Government benefits programs, such as the Social Security disability program, are a prime target of scammers. While most people think that they are smart enough to spot a scam or outwit a scammer, unscrupulous individuals are constantly dreaming up new ways to separate good people from their money, and even the most sophisticated targets can be caught off guard. Therefore, disability benefits applicants and recipients should take steps to protect themselves from disability scams. Our Baltimore disability lawyer explains how below.
Common Disability Scams
Scammers are a crafty bunch. For example, most disability scams involve the scammer impersonating a representative from the Social Security Administration (SSA) to trick their targets into divulging confidential information (such as Social Security or credit card numbers) or paying them a fee. These scams take several forms, including:
- Fraudulent phone calls: In this scenario, the scammer calls the target and impersonates an SSA representative to obtain their Social Security number or demand money. They can also take the form of “friendly” service calls in which the scammer attempts to sell the target a service that the SSA actually provides for free. Some scammers can be very convincing, as they may use the names of actual SSA employees or use “spoofing” techniques to disguise their phone number as a legitimate SSA number. A tell-tale sign that a call is a scam is that the caller uses a threatening or urgent tone.
- Phishing: This type of scam involves the scammer sending the target an email from an address that resembles a legitimate SSA account and may even contain attachments on actual SSA letterhead. One common way to identify a phishing email is to pay close attention to the sender’s address. For example, it may be “firstname.lastname@example.org” rather than “email@example.com.”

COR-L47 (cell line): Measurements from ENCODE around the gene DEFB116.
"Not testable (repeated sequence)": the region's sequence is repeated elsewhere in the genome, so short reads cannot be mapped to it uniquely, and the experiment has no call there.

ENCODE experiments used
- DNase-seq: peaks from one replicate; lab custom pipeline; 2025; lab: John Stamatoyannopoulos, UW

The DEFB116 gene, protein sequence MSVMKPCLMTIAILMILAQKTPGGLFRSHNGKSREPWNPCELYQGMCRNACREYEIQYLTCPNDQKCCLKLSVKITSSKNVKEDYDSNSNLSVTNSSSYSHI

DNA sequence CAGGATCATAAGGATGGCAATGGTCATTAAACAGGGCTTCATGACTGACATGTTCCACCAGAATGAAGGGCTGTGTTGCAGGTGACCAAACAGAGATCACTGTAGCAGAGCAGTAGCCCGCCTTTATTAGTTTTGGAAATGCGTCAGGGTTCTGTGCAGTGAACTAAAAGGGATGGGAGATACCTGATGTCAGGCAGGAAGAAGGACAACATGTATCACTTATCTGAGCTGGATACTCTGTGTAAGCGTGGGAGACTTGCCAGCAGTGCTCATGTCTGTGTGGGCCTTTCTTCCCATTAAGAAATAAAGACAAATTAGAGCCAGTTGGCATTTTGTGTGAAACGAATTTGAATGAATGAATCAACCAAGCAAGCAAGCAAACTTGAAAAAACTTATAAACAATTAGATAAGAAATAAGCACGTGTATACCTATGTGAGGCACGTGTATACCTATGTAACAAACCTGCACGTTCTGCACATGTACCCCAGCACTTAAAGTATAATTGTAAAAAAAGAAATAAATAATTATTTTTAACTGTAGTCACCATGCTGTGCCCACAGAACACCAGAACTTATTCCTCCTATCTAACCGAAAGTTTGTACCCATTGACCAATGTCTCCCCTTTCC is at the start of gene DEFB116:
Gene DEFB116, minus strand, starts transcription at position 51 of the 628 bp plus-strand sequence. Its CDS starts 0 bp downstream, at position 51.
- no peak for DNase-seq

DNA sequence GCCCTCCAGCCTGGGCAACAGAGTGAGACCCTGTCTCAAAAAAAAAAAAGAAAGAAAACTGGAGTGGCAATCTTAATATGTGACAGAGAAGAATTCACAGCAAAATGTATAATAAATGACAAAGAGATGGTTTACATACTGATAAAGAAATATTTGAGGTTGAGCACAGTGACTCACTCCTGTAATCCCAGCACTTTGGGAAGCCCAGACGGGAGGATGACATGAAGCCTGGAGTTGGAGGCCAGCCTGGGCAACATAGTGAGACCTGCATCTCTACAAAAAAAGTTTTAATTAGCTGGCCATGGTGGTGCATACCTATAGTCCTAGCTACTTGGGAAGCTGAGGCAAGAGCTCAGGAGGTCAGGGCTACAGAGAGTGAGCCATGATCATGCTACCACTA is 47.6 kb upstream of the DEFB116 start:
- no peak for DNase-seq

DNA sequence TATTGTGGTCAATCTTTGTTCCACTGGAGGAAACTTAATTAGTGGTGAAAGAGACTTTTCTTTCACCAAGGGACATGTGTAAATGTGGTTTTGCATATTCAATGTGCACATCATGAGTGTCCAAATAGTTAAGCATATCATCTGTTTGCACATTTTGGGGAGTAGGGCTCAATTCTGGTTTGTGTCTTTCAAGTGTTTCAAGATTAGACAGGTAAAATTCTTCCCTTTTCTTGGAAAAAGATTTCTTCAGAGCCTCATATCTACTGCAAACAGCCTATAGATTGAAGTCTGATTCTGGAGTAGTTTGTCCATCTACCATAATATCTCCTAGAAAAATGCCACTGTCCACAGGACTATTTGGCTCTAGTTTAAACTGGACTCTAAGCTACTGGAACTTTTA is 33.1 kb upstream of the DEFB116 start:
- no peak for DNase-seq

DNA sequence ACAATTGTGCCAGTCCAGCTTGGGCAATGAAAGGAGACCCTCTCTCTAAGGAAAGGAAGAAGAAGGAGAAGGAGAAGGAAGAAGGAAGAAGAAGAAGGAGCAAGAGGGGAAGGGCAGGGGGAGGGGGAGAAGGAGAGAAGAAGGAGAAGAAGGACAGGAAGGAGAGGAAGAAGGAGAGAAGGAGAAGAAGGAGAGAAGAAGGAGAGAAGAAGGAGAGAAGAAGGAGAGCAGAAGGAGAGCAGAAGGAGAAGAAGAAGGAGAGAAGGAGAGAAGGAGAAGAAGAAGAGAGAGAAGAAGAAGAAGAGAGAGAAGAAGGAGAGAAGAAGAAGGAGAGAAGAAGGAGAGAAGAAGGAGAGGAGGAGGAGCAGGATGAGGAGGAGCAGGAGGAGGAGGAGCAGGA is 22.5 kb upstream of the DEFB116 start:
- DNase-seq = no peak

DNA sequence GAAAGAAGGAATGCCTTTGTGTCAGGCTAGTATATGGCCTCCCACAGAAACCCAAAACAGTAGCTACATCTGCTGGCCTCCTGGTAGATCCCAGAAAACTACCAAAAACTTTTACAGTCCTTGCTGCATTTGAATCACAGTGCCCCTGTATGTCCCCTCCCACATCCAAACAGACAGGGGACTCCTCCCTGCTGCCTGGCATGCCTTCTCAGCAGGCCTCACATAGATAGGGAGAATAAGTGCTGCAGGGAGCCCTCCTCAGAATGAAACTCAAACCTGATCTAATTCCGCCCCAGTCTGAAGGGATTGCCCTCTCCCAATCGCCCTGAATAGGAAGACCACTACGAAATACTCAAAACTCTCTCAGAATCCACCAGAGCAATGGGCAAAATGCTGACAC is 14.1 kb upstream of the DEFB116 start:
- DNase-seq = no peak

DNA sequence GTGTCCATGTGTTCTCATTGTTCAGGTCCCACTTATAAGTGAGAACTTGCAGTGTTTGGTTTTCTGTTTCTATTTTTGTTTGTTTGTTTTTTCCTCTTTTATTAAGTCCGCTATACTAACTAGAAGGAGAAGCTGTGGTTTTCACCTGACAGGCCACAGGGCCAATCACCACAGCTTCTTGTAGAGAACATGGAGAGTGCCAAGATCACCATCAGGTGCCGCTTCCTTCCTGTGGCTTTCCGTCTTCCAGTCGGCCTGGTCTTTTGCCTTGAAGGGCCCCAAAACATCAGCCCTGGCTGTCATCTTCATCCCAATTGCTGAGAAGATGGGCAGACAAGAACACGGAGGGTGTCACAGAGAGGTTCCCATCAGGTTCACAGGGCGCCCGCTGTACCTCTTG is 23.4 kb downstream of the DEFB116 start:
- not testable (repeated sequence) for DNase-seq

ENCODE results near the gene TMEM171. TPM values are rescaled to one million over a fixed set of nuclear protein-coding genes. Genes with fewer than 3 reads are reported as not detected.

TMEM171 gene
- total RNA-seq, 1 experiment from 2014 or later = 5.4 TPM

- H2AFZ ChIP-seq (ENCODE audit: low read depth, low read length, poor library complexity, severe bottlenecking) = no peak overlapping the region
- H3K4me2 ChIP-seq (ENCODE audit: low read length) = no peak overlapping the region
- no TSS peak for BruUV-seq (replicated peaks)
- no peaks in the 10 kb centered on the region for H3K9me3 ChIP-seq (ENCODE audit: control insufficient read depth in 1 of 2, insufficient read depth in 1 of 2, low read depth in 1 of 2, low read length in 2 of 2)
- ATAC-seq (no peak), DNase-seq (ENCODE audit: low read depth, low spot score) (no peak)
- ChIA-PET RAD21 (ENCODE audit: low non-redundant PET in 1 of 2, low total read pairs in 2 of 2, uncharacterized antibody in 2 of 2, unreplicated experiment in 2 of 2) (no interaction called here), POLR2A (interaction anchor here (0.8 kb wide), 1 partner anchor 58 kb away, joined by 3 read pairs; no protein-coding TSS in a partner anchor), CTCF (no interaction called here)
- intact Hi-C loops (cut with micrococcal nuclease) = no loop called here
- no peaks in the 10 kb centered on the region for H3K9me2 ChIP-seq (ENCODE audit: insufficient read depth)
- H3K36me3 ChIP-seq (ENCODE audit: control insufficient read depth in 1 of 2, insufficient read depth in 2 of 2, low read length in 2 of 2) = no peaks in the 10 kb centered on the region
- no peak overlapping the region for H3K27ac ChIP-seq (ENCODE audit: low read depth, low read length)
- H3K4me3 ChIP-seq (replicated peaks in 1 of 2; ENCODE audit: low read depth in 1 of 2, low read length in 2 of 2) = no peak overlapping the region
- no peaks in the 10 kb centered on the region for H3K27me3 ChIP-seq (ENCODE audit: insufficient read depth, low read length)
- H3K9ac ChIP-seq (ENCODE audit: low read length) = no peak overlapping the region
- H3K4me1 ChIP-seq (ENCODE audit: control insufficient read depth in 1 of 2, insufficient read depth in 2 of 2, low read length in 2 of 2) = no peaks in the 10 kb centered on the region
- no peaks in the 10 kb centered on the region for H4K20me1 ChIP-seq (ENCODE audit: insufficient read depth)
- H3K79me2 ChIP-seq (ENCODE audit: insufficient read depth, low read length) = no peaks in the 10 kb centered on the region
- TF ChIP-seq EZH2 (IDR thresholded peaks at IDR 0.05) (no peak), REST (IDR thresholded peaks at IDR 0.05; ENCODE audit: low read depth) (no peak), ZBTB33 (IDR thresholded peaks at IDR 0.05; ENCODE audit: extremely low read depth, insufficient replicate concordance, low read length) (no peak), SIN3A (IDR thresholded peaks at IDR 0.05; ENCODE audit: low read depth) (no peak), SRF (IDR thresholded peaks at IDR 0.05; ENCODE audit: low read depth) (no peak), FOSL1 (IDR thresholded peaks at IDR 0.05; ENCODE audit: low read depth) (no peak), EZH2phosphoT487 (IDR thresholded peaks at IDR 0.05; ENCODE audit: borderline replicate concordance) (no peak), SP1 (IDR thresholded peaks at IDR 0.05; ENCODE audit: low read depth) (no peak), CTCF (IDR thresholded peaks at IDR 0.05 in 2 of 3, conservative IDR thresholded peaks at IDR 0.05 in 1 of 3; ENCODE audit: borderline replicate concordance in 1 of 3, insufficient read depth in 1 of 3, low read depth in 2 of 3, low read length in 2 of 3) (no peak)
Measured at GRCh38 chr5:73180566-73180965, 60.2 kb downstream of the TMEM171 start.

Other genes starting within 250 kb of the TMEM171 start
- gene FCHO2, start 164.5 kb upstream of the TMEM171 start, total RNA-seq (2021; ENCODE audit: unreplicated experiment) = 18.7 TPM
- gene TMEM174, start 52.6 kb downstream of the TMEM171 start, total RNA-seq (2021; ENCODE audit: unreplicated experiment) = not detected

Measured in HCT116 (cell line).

- Mail fraud: Commonly targeting older individuals, mail fraud is similar to phishing, only that it involves physical mail rather than email. Fake letters may even come on real-looking SSA letterhead and be accompanied by convincing SSA forms that purport to entitle the target to extra disability benefits. A common red flag that a letter is fraudulent is that it asks the recipient to reply with a check or bank account information.
The easiest way to identify a scam is to pay attention to the tone of the communication. For example, if the caller sounds threatening or says they will cut off your benefits unless you comply, they are probably a scammer.
Be Familiar with the SSA’s Communication Procedures
The SSA might call or text disability beneficiaries, but it will never do the following things:
- Threaten you
- Suspend your Social Security number
- Demand an immediate payment from you
- Require payment by cash, gift card, pre-paid debit card, or wire transfer
- Ask for gift card numbers over the phone or to wire or mail cash
If you suspect that you have been the target of a disability scam, you may contact the Office of the Inspector General.
Contact a Baltimore Disability Lawyer for More Information
For more information about Social Security disability scams and how to protect yourself from them, please contact Baltimore disability lawyer Emmett B. Irwin by calling 443-839-0818 or using our online contact form.